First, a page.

These days European children are more likely to spend their free time playing Minecraft, while some 80 million children in China are learning Mozart.
Container ships leaving Asia are piled high with low-cost pianos for cost-conscious Europeans; on the return journeys, they carry high-end European pianos to Chinese customers.
Call it the Lang Lang effect, but owning a high-end European instrument has become an important status symbol for China’s growing middle class. Pearl River executives say they bought Schimmel to sell a European instrument – and dream – to China’s piano-mad middle class.
“This development will only work if there is benefit for the west and benefit for the east,” said June Wang, manager of Pearl River’s foreign trade department. “We will not change Schimmel in Europe. We are investing and we will not build Schimmel pianos in China.”
German industry observers are less sure, anticipating that Schimmel’s new owners will, to cut costs, shift at least some of the production out of Germany to China, playing off lower labour costs there against EU laws that allow more elasticity in its “Made in . . . ” attribution.
But everyone in the trade knows that pianos are more than a collection of their parts. Computer-aided manufacturing has made it possible to build, at low-cost, a basic piano. Globalisation means you can fill that basic piano with high-end German hammers and soundboard.
But the unmistakable sound of a high-end German piano comes from centuries of craftsmanship, an awareness of quality and a high level of autonomy in production that is handed down through the apprentice system.
Globalisation and upward integration can change piano companies, but cannot turn out a high-end, concert hall grand.
The smarter Chinese companies are aware of this and have hired German piano-builders to train their staff. Some have even set up European-style piano boutique production facilities inside their plants.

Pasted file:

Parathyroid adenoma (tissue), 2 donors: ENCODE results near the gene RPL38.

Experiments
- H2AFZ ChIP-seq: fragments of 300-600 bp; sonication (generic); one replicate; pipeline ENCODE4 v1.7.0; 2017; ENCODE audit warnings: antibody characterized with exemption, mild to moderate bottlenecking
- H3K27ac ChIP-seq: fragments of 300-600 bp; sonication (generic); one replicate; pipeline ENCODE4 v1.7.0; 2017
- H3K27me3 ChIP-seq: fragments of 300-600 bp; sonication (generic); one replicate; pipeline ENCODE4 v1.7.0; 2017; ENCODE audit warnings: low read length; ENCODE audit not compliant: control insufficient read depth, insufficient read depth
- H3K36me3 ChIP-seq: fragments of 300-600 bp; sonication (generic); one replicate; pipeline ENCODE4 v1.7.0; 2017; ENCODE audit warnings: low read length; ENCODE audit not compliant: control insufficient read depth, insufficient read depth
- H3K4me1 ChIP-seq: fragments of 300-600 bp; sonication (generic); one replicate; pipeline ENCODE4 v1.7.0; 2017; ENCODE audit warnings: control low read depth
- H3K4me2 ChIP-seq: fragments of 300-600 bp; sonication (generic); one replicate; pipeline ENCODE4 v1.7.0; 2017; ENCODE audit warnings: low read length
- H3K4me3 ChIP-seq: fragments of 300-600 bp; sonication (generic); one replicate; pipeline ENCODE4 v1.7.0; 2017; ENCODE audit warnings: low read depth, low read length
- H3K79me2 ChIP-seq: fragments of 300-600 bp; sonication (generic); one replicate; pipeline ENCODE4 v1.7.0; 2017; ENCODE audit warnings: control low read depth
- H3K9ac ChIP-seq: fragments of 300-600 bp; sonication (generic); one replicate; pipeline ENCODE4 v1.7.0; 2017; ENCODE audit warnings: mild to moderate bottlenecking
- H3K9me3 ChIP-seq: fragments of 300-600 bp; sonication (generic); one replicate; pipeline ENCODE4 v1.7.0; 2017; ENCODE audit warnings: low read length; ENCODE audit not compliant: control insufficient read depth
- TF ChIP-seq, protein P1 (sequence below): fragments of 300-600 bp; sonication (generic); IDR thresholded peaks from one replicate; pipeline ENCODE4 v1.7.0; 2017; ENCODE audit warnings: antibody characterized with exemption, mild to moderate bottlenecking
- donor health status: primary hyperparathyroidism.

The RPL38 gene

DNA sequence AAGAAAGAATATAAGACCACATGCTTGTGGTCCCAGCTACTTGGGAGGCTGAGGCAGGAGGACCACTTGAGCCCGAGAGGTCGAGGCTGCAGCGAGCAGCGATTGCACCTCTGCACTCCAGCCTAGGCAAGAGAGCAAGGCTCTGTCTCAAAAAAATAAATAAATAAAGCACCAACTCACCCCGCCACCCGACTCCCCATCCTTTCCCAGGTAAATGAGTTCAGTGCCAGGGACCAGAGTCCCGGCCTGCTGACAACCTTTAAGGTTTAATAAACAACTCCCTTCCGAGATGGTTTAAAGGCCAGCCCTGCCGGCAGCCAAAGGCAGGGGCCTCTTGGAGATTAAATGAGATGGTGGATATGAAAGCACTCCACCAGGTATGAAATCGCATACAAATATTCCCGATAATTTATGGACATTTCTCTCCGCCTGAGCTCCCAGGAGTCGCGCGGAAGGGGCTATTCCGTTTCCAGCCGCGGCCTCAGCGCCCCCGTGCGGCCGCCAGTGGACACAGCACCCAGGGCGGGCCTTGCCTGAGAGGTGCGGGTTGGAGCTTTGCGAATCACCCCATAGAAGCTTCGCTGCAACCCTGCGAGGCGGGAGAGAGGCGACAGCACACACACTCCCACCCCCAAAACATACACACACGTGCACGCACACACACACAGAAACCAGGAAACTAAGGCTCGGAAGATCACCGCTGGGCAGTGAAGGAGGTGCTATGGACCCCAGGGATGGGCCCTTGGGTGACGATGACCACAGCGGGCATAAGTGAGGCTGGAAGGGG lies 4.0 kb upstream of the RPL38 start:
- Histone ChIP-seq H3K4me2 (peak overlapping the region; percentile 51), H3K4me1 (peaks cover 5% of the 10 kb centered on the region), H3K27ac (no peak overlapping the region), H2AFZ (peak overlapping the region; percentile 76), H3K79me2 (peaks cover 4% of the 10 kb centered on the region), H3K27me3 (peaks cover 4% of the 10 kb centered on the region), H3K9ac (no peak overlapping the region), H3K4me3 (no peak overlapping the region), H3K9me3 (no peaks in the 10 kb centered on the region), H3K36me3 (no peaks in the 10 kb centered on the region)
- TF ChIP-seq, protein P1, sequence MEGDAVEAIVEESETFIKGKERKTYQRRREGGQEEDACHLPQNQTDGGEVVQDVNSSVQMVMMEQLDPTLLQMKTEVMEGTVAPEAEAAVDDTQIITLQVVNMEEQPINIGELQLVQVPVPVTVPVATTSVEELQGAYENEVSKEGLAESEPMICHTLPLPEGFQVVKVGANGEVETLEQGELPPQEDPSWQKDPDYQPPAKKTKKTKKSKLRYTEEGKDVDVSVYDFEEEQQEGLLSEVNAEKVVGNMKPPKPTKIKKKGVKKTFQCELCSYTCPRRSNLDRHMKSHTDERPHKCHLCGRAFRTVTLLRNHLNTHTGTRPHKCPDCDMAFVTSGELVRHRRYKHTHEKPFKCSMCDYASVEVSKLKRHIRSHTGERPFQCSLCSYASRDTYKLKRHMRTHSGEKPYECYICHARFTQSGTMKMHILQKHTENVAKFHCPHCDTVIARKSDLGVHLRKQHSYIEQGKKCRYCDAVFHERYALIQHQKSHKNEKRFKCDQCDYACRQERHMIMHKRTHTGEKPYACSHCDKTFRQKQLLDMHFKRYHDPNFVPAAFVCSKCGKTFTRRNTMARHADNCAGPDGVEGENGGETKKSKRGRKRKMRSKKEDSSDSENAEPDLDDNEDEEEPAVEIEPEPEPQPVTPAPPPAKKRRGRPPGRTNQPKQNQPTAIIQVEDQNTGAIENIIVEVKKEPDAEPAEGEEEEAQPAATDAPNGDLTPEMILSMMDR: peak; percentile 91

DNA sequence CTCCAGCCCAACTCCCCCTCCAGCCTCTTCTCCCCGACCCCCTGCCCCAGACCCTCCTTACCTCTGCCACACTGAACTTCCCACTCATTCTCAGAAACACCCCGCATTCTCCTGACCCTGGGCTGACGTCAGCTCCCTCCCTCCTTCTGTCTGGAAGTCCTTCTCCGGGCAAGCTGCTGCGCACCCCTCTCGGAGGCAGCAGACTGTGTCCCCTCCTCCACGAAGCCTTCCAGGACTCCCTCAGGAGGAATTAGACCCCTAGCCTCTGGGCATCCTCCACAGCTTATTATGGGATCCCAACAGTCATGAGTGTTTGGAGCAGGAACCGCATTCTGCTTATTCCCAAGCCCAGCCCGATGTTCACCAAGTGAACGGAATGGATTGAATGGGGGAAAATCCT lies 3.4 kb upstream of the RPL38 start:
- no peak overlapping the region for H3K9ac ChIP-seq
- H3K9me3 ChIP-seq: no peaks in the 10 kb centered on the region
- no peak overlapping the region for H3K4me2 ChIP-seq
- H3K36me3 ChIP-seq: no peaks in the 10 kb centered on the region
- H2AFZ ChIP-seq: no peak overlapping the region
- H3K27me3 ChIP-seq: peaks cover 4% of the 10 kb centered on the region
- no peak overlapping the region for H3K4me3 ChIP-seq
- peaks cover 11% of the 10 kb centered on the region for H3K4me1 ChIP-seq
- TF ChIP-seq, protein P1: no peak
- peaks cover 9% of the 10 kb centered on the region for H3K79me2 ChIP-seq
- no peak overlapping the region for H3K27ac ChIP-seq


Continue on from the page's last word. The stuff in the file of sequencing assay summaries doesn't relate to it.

For piano industry observers, the quality improvements in their instruments have been rapid and exponential.
“Chinese pianos are are already pretty close to catching up with Yamaha,” says Larry Fine, publisher of the influential Piano Book and Piano Buyer website. “Getting the musical sensitivity associated with German pianos may take a little longer but they are getting there.”
Among German piano-builder families, many see foreign takeovers as a last opportunity to survive. Four years ago Julius Feurich lost the name rights to his family’s piano firm, founded in 1851 in Leipzig. Today’s Feurich pianos are produced in China with no involvement from him.
“German piano companies’ rivalry in the past was too great to allow co-operation,” he says. “In the 1990s, there was talk of joining forces to create a joint production production facility, to build common components at lower cost, but it never happened.”
While German car companies kept an eye on global markets, often moving production to follow cost, Germany’s family-owned piano firms missed their moment – and many are now paying the price.
Back in Braunschweig, Hannes Schimmel-Vogel is philosophical about losing control of his company. The biggest battle for Schimmel in the last years was not globalisation or low-cost Chinese pianos, he says, but the thriving second-hand market in Schimmel’s own pianos.
The irony of creating a quality product that, by its very nature, is built to last decades, he says, is that you end up competing with yourself.
After three proud centuries in Europe the piano’s future is in Asia, he says, and it is there that Schimmel’s next movement will play out. “We have a good strong partner with good access to the Chinese market, which now makes up 70 per cent of the world new piano market,” he says.
Schimmel-Vogel is confident the company’s new Chinese owners are not interested in cutting corners to damage his family’s quality name – or their investment.
“We are a real, living, authentic brand,” he says, “and customers will soon notice if they buy a German-branded piano when there is no Germany inside it.”